Finally, the MOVE project measures the deep southward flow at 15° North. This is a flow of ~20 Sverdrup which can be considered the sum of the north Atlantic overturning circulation plus a small component of returning Antarctic Bottom Water (see Fig. 1 in Send et al. 2011). The following graph shows all these measurements together with our own AMOC index (Caesar et al 2018).

Fig 4. Our AMOC index in black, compared to five different measurement series related more or less strongly to the AMOC. The dashed and dotted linear trends of our index can be directly compared to the linear trends over corresponding data intervals. The solid black line shows our standard smoothed index as shown in our paper and in Fig. 3. Graph by Levke Caesar.

First of all, it is clear that these data contain a lot of year-to-year variability – which doesn’t correlate between the different measurements and for our purposes is just ‘noise’ and not a climate signal. That is why for our index we generally only consider the long-term (multidecadal) changes in SST to reflect changes in the AMOC. Thus, we need to look at the trend lines in Fig. 4.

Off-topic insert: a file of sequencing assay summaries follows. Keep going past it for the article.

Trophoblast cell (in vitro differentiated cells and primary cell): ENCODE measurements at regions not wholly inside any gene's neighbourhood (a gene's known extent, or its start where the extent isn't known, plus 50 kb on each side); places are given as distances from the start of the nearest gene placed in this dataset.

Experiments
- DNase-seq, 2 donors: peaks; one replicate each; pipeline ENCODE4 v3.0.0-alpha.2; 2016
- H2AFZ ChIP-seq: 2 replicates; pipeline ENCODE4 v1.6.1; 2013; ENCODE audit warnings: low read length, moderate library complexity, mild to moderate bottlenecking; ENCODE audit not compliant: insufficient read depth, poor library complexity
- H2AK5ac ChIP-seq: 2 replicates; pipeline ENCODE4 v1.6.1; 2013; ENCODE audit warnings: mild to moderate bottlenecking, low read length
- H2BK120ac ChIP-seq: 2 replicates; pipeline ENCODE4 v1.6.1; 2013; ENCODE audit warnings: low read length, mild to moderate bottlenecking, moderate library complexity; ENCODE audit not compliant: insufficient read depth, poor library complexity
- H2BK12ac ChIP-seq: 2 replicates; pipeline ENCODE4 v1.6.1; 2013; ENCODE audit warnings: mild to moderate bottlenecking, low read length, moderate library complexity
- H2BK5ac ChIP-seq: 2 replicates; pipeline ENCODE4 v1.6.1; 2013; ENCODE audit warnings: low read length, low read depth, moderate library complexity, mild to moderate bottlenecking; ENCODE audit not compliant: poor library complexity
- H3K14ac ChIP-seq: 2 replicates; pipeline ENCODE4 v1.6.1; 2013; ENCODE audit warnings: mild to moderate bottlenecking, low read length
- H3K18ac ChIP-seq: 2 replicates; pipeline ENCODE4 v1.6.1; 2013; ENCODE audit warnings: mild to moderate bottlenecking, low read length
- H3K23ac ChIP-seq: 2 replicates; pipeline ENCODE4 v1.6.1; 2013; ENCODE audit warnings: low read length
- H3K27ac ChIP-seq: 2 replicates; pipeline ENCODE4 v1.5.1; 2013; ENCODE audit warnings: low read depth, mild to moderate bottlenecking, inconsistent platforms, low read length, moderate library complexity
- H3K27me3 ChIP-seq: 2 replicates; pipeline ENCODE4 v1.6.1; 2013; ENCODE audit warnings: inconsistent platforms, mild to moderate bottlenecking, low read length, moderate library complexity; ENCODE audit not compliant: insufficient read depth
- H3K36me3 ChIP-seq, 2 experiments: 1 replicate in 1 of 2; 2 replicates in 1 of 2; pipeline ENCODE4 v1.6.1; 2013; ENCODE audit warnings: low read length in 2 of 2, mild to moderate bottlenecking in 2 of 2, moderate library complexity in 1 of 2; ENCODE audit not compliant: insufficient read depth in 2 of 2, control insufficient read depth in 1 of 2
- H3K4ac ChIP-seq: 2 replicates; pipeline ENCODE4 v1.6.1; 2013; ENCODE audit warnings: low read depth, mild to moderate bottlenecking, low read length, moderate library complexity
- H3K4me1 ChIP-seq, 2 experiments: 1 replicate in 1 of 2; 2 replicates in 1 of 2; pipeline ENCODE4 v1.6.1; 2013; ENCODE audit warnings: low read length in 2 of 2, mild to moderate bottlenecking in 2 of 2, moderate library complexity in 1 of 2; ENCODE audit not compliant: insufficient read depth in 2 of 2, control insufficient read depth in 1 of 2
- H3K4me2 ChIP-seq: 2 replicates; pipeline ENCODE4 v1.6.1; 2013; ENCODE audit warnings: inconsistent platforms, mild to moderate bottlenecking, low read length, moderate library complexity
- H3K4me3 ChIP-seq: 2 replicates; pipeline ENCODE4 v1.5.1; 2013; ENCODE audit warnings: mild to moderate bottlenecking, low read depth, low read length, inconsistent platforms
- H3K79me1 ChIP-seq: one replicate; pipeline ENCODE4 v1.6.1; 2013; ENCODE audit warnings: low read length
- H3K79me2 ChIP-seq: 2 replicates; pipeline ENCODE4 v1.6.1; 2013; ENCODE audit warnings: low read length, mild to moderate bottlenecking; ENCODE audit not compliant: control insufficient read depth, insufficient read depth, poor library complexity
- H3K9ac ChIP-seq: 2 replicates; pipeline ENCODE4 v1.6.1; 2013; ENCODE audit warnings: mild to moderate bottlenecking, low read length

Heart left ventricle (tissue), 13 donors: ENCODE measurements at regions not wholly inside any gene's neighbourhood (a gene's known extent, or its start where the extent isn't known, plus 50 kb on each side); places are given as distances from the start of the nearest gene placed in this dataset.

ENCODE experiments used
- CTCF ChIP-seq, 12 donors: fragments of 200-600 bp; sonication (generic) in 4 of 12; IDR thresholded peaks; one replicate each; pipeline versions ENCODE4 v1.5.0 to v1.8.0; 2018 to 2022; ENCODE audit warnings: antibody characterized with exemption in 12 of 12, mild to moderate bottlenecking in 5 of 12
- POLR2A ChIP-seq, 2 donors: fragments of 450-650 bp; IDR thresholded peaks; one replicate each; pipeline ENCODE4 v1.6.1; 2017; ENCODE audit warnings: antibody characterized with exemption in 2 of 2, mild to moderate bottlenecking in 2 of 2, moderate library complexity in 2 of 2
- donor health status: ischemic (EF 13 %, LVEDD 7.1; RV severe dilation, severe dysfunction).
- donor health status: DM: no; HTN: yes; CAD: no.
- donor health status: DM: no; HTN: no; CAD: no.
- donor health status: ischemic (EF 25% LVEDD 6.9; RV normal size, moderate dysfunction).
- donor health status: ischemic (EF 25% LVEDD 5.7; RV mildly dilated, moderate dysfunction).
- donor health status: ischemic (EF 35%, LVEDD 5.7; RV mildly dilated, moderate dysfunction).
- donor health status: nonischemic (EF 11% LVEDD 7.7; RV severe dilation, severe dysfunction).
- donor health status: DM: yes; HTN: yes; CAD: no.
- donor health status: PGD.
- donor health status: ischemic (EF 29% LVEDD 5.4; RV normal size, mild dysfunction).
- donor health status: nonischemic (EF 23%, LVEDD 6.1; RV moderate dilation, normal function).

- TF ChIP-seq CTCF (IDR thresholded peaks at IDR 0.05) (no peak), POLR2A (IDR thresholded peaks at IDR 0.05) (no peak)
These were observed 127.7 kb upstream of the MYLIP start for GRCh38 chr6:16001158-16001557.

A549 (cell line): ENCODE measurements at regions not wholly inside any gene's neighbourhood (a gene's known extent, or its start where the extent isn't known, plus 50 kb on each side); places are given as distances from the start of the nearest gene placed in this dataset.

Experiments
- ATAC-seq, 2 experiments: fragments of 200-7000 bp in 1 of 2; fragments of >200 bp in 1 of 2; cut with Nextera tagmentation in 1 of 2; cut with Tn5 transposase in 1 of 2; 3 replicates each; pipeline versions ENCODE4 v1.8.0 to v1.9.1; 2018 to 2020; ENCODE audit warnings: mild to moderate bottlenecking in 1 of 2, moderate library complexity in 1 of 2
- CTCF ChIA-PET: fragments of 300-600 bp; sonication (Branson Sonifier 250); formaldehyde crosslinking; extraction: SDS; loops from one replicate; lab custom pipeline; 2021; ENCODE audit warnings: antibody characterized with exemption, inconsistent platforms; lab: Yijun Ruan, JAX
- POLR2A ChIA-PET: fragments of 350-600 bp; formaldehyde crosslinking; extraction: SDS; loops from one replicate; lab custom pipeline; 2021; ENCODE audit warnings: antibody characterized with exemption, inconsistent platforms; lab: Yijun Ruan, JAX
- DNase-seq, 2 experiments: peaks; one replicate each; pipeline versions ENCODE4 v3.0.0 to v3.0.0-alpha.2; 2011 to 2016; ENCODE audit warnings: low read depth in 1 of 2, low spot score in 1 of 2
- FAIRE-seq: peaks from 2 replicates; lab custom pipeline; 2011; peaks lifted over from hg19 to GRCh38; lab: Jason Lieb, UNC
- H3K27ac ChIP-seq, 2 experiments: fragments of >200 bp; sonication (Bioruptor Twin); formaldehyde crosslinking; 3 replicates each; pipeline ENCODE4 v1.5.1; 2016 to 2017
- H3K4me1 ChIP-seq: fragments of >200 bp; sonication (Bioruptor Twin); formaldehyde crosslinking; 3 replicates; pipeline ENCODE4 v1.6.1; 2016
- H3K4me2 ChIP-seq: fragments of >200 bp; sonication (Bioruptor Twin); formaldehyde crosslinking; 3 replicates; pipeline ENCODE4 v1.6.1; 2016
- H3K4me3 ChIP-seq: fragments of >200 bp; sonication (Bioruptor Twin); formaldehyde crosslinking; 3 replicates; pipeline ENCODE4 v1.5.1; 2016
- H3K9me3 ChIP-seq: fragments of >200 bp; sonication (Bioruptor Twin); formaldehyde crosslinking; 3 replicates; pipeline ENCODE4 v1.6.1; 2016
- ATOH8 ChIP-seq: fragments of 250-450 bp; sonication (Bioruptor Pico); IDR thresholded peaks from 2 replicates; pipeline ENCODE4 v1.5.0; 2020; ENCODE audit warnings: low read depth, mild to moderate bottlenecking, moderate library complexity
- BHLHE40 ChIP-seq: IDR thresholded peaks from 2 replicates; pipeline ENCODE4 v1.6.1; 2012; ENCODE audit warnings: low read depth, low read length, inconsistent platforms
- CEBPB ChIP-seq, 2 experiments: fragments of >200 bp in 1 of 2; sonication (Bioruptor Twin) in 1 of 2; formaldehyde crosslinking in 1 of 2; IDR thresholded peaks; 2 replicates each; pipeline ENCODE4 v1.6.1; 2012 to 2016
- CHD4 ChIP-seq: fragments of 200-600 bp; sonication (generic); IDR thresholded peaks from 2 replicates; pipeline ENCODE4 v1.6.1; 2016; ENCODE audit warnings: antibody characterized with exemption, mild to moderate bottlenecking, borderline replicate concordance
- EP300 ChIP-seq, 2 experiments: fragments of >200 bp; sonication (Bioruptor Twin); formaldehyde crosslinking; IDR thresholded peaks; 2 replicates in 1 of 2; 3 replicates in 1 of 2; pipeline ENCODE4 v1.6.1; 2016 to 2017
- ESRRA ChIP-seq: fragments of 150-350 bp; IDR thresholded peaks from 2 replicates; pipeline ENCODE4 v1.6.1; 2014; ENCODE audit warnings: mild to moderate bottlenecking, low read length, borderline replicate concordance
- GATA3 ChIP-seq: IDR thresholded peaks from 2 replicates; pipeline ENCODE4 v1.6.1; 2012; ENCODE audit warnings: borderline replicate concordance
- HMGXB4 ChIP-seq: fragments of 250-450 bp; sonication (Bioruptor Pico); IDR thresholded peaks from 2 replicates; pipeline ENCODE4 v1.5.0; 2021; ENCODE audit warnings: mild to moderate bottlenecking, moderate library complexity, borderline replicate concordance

Given that even these trends cover short periods of noisy data sets and thus are sensitive to the exact start and end years, and that lags between the various parts of the system may be expected, all these trends are surprisingly consistent! At least I don’t see any significant differences or inconsistencies between these various trends. Generally, the earlier trends in the left part of the graph are upward and the later trends going up to the present are downward. That is fully consistent with our reconstruction showing a low around 1990, an AMOC increase up the early 2000s and then a decline up to the present (compare Fig. 3).